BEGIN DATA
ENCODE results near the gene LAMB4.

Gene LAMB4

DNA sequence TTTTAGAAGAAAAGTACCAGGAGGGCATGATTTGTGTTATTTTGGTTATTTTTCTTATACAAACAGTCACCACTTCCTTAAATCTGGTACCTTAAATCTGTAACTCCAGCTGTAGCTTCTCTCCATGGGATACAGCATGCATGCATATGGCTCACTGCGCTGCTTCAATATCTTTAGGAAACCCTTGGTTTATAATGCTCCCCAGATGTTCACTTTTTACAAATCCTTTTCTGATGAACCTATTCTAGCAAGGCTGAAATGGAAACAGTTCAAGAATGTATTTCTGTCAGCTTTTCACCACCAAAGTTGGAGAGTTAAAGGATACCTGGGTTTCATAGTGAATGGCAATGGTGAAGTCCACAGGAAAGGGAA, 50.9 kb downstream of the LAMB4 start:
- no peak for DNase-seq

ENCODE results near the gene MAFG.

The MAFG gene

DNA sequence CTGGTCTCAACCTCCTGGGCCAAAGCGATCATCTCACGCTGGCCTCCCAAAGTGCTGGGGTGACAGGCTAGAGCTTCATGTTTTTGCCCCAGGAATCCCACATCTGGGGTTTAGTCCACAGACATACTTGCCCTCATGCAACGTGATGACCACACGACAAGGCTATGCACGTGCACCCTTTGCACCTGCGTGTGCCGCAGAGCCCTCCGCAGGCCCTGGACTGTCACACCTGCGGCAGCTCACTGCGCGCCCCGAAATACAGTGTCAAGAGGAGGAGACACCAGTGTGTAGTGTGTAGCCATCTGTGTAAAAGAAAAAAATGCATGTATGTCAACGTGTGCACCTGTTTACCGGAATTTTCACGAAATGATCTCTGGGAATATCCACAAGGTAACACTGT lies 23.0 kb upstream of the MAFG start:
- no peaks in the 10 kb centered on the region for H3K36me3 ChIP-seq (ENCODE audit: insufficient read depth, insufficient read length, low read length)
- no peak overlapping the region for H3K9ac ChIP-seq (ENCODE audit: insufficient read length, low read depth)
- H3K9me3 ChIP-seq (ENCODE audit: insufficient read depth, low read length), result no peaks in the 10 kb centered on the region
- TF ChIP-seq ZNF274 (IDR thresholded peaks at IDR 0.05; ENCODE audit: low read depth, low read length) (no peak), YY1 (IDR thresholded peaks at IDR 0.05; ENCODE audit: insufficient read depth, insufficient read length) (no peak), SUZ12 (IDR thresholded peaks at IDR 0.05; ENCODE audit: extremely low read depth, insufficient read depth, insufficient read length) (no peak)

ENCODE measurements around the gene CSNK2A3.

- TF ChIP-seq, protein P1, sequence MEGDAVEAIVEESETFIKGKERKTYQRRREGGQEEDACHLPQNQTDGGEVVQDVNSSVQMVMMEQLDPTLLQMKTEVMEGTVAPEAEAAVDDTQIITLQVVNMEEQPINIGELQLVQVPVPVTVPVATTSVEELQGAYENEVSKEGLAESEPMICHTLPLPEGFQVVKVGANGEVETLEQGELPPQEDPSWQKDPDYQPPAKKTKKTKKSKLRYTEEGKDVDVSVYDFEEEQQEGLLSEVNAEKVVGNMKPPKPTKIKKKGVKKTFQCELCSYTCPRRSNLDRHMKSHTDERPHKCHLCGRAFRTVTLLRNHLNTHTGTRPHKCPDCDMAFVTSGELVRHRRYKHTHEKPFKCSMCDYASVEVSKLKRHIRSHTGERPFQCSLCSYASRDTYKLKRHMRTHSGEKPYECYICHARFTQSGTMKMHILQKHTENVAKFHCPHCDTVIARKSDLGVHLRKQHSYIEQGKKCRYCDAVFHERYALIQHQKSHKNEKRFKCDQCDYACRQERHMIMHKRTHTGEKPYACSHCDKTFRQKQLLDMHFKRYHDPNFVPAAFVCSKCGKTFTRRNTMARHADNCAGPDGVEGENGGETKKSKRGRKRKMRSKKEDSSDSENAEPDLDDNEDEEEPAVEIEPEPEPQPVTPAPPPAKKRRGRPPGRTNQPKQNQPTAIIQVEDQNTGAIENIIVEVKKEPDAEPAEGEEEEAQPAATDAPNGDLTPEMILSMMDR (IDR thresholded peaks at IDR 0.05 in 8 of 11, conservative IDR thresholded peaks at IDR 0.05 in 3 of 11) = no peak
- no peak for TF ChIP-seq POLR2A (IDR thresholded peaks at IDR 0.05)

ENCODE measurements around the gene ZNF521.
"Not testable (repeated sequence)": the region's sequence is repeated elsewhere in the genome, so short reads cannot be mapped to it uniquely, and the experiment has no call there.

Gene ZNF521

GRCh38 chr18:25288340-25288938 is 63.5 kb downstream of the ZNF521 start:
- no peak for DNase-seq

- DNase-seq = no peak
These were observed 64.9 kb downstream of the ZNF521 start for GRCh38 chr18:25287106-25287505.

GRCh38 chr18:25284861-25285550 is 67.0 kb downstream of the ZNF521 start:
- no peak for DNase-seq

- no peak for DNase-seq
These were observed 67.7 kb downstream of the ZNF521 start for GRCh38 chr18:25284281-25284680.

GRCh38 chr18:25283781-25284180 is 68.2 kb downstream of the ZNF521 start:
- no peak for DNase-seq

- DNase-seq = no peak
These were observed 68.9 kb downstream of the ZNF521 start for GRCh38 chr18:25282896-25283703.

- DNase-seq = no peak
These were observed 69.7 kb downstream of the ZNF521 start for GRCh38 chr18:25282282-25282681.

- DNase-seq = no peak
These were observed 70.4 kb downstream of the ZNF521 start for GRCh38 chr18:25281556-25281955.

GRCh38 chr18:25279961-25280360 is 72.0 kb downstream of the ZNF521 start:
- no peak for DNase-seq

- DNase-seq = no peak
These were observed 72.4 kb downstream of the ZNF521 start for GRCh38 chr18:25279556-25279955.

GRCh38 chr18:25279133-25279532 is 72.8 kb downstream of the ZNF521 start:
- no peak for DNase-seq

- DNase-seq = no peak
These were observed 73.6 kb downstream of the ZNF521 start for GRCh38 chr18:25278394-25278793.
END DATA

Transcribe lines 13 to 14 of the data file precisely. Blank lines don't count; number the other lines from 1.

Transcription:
- TF ChIP-seq, protein P1, sequence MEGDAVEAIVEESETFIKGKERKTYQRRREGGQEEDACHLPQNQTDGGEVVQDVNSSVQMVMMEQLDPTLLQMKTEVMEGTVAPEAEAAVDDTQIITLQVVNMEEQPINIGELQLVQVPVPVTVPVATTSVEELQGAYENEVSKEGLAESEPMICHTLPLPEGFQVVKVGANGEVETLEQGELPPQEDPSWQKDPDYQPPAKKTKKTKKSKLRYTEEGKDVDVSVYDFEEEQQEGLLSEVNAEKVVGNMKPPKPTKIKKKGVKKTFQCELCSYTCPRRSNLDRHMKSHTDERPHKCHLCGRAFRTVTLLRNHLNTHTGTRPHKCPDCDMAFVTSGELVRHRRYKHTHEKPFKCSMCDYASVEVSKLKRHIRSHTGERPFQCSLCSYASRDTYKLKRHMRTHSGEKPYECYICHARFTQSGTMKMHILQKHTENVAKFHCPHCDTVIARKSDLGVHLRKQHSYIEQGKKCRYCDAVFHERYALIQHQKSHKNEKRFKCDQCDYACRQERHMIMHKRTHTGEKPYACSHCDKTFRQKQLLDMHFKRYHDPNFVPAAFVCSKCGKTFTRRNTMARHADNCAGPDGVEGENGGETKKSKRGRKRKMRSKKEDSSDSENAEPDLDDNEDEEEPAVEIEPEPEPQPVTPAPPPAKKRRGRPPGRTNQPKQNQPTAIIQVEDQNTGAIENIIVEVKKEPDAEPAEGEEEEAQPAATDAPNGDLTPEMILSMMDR (IDR thresholded peaks at IDR 0.05 in 8 of 11, conservative IDR thresholded peaks at IDR 0.05 in 3 of 11) = no peak
- no peak for TF ChIP-seq POLR2A (IDR thresholded peaks at IDR 0.05)